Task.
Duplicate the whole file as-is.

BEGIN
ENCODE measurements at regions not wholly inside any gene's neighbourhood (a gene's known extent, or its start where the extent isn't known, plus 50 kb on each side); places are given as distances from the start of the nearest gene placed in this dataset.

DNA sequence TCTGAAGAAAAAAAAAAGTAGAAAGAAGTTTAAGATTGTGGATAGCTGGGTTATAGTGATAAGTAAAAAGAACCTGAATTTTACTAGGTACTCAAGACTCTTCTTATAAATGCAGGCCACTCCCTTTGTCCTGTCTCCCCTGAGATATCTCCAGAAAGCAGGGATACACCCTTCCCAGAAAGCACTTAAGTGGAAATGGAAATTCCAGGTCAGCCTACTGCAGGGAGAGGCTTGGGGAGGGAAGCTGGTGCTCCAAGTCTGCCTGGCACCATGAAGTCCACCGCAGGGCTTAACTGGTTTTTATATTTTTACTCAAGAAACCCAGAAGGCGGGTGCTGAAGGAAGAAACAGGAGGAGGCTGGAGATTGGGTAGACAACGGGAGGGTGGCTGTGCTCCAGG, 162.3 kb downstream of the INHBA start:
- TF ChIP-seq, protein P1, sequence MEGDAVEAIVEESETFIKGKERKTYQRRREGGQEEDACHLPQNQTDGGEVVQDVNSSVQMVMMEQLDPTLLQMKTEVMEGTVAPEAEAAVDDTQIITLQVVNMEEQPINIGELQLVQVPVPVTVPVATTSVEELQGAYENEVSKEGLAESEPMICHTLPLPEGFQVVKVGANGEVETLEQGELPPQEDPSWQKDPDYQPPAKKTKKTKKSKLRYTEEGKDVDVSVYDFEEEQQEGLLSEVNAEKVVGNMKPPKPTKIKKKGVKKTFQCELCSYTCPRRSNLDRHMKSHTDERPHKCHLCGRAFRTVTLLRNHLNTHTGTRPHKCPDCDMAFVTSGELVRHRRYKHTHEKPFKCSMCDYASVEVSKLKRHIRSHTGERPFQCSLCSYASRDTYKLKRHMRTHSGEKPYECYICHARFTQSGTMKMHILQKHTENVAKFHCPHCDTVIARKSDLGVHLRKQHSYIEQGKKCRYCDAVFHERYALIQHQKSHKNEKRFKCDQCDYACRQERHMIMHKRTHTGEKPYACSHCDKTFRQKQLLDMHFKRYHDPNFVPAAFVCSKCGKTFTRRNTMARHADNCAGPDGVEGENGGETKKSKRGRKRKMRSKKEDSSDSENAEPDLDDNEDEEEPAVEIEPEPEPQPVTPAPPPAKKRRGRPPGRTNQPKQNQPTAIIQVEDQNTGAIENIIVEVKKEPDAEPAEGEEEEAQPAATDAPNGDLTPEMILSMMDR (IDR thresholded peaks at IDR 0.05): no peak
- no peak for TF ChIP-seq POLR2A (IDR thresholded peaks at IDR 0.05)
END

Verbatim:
ENCODE measurements at regions not wholly inside any gene's neighbourhood (a gene's known extent, or its start where the extent isn't known, plus 50 kb on each side); places are given as distances from the start of the nearest gene placed in this dataset.

DNA sequence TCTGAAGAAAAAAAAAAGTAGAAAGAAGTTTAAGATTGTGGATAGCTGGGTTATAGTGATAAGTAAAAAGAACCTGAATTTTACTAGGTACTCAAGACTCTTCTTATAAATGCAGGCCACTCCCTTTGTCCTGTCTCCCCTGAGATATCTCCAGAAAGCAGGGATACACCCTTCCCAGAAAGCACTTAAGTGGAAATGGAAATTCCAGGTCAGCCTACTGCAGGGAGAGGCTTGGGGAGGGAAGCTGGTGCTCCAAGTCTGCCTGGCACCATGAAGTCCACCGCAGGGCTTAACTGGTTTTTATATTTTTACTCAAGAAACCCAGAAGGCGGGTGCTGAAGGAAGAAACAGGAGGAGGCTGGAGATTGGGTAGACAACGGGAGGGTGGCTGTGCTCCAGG, 162.3 kb downstream of the INHBA start:
- TF ChIP-seq, protein P1, sequence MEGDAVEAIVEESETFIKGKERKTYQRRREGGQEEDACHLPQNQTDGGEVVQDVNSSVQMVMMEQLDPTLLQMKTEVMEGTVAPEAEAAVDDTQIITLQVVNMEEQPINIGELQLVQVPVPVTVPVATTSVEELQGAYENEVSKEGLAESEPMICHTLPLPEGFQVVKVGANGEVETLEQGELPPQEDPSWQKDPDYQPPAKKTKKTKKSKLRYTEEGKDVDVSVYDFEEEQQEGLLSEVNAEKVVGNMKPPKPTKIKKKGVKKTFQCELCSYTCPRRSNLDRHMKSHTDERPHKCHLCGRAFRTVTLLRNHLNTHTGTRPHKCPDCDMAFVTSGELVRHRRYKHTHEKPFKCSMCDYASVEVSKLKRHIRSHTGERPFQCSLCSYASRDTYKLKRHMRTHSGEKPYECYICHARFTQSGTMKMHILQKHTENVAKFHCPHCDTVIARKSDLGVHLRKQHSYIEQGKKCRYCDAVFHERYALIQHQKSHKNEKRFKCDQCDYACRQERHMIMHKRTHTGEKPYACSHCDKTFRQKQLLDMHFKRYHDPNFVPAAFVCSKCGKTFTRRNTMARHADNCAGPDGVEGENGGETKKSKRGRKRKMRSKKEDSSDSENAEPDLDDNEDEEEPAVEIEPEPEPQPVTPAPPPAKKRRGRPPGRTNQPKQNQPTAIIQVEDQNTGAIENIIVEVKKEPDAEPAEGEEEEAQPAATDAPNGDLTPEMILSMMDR (IDR thresholded peaks at IDR 0.05): no peak
- no peak for TF ChIP-seq POLR2A (IDR thresholded peaks at IDR 0.05)